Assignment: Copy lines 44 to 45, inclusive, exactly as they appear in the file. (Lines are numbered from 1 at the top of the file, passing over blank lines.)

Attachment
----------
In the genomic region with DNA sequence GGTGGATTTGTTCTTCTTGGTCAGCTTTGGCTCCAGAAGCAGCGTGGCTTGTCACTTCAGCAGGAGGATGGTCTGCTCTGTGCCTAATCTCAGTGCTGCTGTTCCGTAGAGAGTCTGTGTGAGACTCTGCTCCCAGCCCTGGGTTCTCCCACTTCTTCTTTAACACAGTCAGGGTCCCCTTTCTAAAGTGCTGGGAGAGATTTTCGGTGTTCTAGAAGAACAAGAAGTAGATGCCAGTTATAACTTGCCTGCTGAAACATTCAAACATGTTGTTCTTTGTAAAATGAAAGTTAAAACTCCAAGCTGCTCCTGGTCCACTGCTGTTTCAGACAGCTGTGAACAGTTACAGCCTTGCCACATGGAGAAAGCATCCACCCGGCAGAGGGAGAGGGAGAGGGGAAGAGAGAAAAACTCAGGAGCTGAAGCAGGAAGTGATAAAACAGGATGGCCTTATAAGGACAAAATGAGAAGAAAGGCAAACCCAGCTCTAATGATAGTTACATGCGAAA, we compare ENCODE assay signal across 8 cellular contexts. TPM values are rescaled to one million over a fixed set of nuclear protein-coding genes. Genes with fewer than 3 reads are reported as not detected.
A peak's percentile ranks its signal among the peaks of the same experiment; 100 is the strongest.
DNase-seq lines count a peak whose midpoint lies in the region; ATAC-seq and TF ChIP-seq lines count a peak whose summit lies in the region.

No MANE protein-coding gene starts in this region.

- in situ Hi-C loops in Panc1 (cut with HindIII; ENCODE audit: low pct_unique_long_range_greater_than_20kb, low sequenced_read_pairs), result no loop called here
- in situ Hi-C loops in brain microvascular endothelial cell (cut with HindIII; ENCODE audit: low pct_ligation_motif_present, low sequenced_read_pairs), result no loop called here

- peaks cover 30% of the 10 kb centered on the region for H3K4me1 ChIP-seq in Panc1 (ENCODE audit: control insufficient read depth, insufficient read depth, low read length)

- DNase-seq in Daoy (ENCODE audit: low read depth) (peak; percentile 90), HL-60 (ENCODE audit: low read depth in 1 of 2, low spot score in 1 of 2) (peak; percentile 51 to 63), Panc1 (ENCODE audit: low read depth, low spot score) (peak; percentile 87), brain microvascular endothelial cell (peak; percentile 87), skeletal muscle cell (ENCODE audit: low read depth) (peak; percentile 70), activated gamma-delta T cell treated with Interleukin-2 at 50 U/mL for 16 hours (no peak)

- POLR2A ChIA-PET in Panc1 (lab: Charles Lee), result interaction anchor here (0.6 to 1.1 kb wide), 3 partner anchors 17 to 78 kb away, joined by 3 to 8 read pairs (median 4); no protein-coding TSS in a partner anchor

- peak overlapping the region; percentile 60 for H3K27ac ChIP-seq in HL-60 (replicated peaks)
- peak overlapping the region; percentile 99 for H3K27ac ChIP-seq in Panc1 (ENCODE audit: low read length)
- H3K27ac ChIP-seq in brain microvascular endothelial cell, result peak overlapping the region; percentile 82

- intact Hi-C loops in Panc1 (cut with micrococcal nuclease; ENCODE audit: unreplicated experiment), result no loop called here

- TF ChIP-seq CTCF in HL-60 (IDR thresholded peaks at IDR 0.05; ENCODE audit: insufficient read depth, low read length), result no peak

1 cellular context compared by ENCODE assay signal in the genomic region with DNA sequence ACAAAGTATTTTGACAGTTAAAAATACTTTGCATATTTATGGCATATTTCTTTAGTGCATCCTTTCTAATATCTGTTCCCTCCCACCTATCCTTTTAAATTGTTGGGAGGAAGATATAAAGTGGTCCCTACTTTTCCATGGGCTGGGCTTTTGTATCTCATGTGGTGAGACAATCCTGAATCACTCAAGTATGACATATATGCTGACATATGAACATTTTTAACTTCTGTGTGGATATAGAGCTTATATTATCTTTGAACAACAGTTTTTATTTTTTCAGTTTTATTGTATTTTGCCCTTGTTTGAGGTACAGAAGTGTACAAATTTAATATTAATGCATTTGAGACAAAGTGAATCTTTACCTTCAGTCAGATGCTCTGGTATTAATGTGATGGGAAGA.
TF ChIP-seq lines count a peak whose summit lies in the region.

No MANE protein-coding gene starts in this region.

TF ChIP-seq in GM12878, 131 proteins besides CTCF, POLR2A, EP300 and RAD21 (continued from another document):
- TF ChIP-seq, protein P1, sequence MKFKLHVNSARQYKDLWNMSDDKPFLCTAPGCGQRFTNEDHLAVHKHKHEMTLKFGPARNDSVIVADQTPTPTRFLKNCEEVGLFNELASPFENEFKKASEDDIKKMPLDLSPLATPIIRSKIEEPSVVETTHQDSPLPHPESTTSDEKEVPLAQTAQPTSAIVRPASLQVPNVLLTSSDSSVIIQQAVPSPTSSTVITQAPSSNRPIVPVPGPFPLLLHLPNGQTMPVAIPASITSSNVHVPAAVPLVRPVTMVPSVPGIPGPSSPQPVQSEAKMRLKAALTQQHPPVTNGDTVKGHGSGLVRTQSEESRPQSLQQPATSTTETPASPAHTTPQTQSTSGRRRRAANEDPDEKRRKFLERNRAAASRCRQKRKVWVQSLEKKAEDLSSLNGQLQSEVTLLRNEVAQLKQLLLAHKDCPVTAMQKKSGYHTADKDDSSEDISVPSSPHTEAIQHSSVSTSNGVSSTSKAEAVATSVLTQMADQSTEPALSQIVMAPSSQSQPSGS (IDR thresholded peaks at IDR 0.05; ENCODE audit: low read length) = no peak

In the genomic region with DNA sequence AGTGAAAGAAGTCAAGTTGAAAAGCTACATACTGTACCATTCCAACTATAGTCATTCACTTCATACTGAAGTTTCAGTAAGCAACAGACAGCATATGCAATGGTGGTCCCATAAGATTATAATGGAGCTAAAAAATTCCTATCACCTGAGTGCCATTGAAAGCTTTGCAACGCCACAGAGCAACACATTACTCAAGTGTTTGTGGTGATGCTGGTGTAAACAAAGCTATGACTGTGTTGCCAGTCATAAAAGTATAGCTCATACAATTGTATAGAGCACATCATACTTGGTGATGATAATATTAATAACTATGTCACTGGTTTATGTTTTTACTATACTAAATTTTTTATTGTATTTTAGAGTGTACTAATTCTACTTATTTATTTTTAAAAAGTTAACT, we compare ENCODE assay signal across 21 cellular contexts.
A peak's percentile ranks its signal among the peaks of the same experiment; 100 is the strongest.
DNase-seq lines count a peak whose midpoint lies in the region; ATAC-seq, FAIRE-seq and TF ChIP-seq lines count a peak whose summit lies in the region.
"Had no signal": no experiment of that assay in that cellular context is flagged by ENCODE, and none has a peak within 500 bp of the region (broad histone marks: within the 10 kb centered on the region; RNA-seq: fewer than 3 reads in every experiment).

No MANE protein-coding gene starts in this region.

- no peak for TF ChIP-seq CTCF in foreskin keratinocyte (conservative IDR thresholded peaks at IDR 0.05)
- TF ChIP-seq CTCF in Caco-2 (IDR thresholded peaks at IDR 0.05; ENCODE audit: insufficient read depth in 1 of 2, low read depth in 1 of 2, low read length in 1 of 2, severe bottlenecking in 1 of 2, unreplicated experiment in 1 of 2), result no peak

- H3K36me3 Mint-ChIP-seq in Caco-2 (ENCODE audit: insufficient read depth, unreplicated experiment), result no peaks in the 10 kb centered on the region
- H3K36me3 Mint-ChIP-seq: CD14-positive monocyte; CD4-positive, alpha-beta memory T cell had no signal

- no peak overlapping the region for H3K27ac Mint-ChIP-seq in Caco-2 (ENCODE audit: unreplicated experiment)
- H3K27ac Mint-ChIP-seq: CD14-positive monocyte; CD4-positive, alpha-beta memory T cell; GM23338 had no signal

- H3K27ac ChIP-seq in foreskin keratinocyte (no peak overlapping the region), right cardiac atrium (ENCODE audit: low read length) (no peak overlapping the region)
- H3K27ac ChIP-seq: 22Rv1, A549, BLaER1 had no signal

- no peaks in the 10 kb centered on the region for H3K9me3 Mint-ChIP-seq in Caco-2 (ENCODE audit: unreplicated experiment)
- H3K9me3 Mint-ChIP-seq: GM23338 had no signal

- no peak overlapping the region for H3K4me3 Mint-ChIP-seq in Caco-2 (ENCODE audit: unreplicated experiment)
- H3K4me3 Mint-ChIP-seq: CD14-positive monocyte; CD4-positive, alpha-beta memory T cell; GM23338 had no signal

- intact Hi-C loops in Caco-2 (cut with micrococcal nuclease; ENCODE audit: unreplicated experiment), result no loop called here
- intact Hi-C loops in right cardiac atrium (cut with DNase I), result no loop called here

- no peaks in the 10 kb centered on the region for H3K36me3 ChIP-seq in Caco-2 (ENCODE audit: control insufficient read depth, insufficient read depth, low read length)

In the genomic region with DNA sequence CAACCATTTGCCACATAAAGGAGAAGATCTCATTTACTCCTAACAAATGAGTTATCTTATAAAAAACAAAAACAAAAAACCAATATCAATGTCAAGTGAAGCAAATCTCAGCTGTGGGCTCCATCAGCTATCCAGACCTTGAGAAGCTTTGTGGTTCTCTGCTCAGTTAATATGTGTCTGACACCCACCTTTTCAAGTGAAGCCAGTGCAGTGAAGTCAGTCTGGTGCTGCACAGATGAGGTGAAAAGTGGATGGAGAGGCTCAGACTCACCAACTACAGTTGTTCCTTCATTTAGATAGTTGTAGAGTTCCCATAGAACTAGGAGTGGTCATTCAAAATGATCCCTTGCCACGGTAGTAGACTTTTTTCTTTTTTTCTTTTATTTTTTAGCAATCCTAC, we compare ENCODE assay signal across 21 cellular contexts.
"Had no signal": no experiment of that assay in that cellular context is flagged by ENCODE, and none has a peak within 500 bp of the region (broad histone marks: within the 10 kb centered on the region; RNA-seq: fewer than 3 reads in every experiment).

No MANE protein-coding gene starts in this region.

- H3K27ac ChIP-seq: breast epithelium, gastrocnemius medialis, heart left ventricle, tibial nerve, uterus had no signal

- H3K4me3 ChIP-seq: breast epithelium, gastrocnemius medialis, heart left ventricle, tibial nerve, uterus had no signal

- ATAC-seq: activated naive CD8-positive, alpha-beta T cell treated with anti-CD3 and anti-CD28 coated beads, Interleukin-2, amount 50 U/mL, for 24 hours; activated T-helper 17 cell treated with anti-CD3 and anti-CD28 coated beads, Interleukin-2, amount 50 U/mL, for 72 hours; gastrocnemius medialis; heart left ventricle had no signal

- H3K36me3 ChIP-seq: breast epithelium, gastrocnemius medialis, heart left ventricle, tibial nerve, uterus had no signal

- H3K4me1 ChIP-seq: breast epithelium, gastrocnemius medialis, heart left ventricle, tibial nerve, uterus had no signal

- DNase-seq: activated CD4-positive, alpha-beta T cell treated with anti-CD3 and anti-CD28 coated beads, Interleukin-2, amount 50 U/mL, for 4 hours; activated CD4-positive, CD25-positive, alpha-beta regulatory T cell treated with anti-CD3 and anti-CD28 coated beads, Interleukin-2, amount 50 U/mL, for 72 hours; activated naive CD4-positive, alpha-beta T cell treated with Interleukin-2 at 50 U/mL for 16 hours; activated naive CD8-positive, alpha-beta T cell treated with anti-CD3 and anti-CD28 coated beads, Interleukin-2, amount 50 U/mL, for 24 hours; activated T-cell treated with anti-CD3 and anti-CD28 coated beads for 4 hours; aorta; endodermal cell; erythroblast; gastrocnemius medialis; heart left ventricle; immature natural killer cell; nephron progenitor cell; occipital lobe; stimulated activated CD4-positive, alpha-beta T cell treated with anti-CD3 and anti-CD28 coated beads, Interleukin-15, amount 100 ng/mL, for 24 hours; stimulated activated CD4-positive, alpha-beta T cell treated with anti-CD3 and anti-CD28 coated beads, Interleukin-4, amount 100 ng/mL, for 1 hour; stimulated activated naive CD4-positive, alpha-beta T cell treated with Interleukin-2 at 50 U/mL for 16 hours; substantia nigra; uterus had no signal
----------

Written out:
- H3K4me3 ChIP-seq: breast epithelium, gastrocnemius medialis, heart left ventricle, tibial nerve, uterus had no signal

- ATAC-seq: activated naive CD8-positive, alpha-beta T cell treated with anti-CD3 and anti-CD28 coated beads, Interleukin-2, amount 50 U/mL, for 24 hours; activated T-helper 17 cell treated with anti-CD3 and anti-CD28 coated beads, Interleukin-2, amount 50 U/mL, for 72 hours; gastrocnemius medialis; heart left ventricle had no signal